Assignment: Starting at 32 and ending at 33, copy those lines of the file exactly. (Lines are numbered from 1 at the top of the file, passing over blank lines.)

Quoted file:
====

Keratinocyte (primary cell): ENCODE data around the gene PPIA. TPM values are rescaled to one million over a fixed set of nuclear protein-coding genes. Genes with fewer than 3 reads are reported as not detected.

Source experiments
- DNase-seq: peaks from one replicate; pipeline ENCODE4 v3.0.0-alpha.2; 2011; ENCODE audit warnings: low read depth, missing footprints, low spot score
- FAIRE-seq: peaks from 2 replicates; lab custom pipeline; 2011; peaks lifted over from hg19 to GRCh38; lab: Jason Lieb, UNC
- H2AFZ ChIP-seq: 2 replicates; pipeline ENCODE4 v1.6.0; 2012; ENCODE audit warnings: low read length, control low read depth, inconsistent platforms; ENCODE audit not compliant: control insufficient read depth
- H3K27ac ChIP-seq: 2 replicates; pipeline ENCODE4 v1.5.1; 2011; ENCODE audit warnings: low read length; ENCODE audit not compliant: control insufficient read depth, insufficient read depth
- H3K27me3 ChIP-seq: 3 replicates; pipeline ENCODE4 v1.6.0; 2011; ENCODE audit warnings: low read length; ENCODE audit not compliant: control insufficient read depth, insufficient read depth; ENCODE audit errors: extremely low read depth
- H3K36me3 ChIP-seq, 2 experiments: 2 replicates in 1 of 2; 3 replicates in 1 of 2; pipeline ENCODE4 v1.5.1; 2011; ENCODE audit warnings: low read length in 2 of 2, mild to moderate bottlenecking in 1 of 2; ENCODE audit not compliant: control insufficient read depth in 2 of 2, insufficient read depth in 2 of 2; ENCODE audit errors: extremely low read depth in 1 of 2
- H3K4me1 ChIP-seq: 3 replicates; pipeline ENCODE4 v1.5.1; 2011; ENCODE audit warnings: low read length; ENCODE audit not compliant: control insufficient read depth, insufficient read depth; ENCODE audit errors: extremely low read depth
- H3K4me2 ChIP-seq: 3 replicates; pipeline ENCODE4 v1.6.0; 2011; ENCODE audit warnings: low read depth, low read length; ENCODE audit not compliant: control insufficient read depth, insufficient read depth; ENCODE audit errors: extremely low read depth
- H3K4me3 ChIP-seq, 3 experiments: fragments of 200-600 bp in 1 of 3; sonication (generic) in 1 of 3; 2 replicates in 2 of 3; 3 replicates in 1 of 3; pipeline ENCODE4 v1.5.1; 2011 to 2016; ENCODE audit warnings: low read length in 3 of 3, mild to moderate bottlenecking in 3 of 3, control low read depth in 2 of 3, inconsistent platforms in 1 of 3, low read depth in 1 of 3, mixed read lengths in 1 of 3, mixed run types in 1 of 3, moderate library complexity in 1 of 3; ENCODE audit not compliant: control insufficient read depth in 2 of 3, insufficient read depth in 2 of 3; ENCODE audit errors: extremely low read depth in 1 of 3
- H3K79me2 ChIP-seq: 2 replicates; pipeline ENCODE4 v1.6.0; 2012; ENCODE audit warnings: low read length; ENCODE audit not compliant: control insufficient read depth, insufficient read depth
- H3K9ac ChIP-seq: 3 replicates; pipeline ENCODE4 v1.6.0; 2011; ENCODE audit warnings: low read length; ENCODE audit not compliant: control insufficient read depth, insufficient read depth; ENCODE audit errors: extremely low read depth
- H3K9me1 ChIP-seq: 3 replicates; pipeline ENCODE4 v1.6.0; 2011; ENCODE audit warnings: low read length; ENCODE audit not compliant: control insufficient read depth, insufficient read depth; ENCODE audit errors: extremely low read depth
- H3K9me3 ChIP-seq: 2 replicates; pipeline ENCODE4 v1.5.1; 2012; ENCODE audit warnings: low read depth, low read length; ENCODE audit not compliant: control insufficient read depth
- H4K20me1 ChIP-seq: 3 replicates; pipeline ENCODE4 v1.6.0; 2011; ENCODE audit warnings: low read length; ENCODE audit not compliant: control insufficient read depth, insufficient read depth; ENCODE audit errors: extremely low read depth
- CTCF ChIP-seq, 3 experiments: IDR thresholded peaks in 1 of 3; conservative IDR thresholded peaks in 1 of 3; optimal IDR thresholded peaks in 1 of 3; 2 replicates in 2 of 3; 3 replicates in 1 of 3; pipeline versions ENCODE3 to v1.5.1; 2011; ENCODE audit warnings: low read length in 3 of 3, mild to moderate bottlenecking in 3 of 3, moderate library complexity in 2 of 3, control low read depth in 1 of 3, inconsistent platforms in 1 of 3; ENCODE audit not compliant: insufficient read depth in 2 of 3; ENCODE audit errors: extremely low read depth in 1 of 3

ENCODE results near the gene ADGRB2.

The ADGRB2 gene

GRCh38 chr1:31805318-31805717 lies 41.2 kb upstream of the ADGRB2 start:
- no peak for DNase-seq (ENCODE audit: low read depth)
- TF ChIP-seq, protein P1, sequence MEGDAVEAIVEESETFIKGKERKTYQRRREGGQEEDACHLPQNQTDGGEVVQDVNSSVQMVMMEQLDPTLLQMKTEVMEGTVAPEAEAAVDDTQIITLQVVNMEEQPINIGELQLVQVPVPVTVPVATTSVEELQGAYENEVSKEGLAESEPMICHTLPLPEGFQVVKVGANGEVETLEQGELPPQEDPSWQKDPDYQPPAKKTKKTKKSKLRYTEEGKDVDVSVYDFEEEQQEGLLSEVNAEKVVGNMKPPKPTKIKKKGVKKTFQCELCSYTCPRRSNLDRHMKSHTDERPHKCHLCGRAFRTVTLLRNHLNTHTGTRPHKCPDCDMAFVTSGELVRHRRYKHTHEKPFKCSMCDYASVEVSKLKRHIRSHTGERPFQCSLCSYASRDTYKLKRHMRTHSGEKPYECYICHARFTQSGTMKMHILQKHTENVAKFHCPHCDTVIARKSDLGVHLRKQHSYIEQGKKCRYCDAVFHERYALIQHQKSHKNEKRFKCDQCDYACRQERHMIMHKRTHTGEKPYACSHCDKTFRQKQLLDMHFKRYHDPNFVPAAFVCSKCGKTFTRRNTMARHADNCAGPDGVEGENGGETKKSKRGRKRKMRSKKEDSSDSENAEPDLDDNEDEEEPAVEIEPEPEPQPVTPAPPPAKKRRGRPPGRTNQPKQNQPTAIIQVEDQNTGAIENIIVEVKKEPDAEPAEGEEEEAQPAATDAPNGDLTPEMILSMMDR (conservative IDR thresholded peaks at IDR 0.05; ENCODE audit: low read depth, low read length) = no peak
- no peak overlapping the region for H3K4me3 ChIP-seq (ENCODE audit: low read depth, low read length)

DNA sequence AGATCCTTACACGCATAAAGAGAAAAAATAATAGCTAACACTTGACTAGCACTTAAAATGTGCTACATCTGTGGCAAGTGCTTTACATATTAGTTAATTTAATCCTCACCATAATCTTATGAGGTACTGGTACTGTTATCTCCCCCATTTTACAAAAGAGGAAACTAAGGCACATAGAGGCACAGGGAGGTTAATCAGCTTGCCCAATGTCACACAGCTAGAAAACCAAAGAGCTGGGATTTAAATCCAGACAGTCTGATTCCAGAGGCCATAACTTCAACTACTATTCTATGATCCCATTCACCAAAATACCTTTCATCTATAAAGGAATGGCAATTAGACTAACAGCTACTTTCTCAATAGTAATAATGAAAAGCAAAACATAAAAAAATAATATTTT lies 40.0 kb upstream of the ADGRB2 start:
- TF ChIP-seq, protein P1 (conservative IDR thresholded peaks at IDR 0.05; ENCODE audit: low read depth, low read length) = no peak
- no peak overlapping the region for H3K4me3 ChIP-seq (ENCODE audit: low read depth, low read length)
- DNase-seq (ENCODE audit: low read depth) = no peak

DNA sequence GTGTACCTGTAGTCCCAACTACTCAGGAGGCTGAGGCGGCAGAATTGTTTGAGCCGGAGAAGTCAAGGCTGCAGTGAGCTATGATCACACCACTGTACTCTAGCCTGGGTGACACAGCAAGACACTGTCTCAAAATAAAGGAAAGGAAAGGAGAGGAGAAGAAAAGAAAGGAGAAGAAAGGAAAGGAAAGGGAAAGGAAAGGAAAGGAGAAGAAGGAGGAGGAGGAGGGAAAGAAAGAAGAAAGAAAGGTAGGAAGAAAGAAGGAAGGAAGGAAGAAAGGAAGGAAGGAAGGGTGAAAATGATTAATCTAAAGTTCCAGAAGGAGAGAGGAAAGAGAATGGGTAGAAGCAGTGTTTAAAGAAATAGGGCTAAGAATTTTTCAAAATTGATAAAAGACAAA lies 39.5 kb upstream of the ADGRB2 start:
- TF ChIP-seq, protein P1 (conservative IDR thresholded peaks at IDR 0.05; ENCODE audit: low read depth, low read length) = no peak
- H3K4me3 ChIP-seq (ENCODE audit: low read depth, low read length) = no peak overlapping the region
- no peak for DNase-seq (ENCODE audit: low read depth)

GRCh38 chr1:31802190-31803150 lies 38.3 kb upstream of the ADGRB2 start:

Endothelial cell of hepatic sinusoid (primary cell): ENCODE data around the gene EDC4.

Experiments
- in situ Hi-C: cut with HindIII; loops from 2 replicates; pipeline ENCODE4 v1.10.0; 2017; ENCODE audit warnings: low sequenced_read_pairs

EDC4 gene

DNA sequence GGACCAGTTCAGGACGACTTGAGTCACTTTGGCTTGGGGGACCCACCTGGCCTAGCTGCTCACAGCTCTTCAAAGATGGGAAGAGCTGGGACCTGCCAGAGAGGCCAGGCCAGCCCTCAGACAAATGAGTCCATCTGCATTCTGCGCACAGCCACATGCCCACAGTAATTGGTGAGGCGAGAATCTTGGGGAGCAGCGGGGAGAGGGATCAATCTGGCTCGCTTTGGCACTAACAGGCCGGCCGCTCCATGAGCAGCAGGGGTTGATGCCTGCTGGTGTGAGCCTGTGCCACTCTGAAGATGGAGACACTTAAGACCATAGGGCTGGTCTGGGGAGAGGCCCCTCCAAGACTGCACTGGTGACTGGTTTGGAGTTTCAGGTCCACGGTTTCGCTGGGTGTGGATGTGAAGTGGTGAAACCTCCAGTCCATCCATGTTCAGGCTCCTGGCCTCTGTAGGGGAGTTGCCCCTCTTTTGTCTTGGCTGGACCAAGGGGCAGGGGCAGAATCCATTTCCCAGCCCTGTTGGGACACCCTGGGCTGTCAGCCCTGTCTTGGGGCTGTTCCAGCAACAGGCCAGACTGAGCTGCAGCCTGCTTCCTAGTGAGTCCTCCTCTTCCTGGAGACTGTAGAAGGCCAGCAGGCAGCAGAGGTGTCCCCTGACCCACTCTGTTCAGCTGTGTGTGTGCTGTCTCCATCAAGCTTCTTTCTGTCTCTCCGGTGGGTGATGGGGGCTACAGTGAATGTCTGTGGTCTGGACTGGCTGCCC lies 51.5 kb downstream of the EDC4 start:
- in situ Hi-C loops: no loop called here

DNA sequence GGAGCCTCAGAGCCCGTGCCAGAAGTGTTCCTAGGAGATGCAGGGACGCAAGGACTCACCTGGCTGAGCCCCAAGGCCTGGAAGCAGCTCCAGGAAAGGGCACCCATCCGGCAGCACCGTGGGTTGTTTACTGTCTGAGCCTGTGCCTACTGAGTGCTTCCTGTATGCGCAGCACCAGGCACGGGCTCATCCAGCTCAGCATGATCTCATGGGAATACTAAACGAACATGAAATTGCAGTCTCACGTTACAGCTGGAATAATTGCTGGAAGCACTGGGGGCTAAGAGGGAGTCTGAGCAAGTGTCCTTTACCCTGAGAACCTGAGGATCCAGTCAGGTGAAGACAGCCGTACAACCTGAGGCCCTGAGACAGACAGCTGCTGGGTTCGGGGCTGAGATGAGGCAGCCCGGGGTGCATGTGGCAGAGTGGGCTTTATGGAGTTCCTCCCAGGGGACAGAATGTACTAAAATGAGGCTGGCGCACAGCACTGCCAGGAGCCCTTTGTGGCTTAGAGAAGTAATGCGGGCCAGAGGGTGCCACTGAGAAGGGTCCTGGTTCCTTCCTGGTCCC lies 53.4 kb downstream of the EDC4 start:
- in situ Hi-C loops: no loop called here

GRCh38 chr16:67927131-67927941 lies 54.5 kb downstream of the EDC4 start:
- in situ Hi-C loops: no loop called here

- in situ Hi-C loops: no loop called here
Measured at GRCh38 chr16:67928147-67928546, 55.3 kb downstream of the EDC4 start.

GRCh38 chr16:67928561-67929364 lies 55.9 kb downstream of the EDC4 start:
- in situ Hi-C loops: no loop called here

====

GRCh38 chr1:31802190-31803150 lies 38.3 kb upstream of the ADGRB2 start:

Endothelial cell of hepatic sinusoid (primary cell): ENCODE data around the gene EDC4.